The front page of the New York Times today bears a picture of Osama bin Laden with the headline: BIN LADEN KILLED BY US FORCES IN PAKISTAN, OBAMA SAYS, DECLARING JUSTICE HAS BEEN DONE.

The news touched off an extraordinary outpouring of emotion as crowds gathered outside the White House, in Times Square and at the Ground Zero site, waving American flags, cheering, shouting, laughing and chanting, “U.S.A., U.S.A.!” In New York City, crowds sang “The Star-Spangled Banner.” Throughout downtown Washington, drivers honked horns deep into the night.

I am always a little shocked by emotional displays of rejoicing at the demise or death of any human being, even an enemy. Leaving aside the question of whether or not bin Laden’s death was just, I want to briefly examine what reaction Christians ought to have to this news.

Jesus tells us in the Sermon on the Mount that we ought to love our enemies and pray for those who persecute us (Matt. 5:44). As a model of such agapic love, Christ prays for his persecutors on the cross “Father, forgive them, they know not what they do” (Luke 23:34). We see the emulation of this agapic love especially when Stephen is martyred, praying as he is stoned “Lord, do not hold this sin against them” (Acts 7:60). I always like to think of the “Oh my Jesus” prayer, often said at the end of each decade of the rosary, as the Church’s attempt to habituate her members to follow in Stephen’s example:

Oh my Jesus,
forgive us our sins,
save us from the fires of Hell,
and lead all souls to heaven,
especially those most in need of thy mercy.

Aquinas, in his treatise on prayer, is clear in his position that we ought to pray for our enemies:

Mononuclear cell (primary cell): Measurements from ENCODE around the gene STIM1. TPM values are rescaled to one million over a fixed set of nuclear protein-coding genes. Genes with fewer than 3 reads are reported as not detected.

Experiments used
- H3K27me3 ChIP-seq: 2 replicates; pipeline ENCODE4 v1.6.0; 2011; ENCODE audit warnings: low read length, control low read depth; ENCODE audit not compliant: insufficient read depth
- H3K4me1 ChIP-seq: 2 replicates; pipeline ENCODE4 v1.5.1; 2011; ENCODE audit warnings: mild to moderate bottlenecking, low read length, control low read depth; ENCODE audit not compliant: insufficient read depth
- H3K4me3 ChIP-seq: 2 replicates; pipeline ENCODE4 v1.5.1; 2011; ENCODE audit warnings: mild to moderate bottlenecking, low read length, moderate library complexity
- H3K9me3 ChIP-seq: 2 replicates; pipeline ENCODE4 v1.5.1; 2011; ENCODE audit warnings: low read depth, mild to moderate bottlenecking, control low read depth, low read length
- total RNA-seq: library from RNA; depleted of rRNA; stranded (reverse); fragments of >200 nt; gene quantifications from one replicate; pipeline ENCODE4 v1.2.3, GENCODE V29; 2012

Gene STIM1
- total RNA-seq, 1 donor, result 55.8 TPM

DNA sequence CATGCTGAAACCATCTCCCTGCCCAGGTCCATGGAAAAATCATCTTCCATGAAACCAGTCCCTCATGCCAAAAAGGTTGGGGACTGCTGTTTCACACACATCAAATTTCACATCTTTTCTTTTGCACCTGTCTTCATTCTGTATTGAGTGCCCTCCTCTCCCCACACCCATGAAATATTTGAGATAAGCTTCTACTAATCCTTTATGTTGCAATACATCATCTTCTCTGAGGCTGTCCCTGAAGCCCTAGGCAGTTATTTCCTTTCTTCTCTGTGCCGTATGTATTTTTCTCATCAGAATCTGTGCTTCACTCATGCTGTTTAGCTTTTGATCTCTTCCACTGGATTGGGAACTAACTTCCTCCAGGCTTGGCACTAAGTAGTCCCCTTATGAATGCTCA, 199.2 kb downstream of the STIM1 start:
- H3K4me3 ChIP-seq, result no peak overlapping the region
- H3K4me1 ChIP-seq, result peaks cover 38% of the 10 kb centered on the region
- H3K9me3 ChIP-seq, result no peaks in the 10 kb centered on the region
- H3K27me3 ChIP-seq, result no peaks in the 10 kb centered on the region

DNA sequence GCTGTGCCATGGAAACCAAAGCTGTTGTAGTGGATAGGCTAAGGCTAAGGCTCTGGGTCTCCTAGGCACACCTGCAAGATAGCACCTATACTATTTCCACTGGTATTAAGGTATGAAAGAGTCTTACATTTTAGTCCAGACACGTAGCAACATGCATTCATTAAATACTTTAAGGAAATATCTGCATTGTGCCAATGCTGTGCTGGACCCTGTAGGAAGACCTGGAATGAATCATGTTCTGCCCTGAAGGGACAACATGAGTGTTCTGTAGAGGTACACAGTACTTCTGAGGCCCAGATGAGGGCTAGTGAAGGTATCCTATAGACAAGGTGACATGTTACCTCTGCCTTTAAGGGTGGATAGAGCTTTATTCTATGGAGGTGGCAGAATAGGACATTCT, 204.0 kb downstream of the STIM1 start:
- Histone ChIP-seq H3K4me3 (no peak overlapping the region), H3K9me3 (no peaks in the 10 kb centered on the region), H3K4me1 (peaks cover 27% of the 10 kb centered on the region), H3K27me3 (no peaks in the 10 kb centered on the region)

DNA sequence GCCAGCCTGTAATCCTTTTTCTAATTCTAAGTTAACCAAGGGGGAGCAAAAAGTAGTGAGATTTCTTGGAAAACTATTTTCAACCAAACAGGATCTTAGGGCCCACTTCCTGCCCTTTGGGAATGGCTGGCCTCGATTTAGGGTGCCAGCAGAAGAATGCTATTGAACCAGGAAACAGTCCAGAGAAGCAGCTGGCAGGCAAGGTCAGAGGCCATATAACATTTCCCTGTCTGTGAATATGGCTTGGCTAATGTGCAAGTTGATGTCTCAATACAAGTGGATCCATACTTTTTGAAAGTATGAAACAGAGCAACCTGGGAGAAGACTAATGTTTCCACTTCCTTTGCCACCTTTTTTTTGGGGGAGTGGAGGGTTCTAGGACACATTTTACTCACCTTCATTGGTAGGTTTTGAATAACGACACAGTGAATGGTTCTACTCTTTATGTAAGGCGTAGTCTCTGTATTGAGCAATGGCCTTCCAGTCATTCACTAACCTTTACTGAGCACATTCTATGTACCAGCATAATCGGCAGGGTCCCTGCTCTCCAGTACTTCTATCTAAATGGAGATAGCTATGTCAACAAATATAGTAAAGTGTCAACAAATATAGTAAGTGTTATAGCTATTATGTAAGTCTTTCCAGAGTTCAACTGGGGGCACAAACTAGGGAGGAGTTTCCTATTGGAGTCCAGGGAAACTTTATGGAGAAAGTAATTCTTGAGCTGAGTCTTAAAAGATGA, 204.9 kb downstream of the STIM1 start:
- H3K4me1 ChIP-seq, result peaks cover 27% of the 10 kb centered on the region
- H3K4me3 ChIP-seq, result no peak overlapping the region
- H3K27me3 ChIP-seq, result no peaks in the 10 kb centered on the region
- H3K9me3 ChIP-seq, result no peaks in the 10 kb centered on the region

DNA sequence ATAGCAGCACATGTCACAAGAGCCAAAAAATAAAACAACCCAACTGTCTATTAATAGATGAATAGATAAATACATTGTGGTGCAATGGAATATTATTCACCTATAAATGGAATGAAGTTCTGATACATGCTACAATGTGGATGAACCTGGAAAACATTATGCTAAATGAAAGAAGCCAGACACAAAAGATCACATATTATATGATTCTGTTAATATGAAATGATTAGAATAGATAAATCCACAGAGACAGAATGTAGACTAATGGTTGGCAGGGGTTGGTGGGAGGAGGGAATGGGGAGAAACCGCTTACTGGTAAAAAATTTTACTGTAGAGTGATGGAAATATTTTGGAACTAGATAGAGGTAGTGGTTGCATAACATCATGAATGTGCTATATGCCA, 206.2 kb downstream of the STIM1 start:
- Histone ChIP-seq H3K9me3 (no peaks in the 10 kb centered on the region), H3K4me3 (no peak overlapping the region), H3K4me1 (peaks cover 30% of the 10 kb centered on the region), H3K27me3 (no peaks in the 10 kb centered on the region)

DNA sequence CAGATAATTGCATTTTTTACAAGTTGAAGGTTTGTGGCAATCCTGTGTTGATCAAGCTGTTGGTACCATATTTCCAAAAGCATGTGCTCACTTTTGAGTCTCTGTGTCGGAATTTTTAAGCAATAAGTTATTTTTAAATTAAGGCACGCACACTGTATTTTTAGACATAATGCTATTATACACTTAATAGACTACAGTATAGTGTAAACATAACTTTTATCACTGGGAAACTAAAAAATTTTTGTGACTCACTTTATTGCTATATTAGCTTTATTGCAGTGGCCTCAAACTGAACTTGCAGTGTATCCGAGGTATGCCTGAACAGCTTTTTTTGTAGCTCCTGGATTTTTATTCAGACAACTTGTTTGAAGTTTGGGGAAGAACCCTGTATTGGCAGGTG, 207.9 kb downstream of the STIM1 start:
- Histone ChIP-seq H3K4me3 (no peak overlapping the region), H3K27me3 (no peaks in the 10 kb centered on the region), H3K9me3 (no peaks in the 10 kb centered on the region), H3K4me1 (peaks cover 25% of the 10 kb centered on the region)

To pray for another is an act of charity, as stated above (Article 7). Wherefore we are bound to pray for our enemies in the same manner as we are bound to love them. Now it was explained above in the treatise on charity (25, 8,9), how we are bound to love our enemies, namely, that we must love in them their nature, not their sin. and that to love our enemies in general is a matter of precept, while to love them in the individual is not a matter of precept, except in the preparedness of the mind, so that a man must be prepared to love his enemy even in the individual and to help him in a case of necessity, or if his enemy should beg his forgiveness. But to love one’s enemies absolutely in the individual, and to assist them, is an act of perfection (II-II, Q. 83, art.8).

He concludes then that we ought to pray generally for enemies, that is, we ought to include them in our general intercessions, but to pray for them specifically is a matter of Christian perfection “except in certain cases.”

In which cases one ought to pray specifically for one’s enemy goes unmentioned by Aquinas. Thus, the question remains: Is this an instance in which Christians ought to offer up specific intentions for the happy repose of the soul of Osama bin Laden?

I suggest that is. First of all, in the above-cited article on prayer, Aquinas tells us that loving our enemy specifically is a matter of precept for the “preparedness of the mind.” In like manner, praying for Osama bin Laden this week is a practice which will help prepare Christians to grow in charity and docility to the gifts of the Holy Spirit, thus making them more amenable to act as Christ demands us to act in the Sermon on the Mount. Praying for Osama bin Laden is a means to becoming more habituated to God’s agapic love, and becoming in turn more loving.

Second, praying for Osama bin Laden publicly and specifically is a way of witnessing to the faith, of being a martyr in the same sense Stephen was. In light of the concerns about a possible backlash in Afghanistan and Pakistan to bin Laden’s death, it is important that the Church provide an alternative to the sort of public display of joy and jubilant dancing in the streets that we see below the fold in the Times this morning and all over the news. The message the Church needs to send now is that our enemies abroad are still our brothers and sisters in Christ, and while we rejoice in God’s justice, we still mourn their sin and our own which has led to the senseless death of so many since that fateful September morning.

Another front-page Times headline reads “An Emblem of Evil in the US, and Icon to the Cause of Terror.” Let us hope that the Church in these days may be an emblem to good and an icon to peace in these coming days. And let us pray that God may have mercy on us and lead all souls to heaven, especially Osama bin Laden, who is most in need of God’s mercy.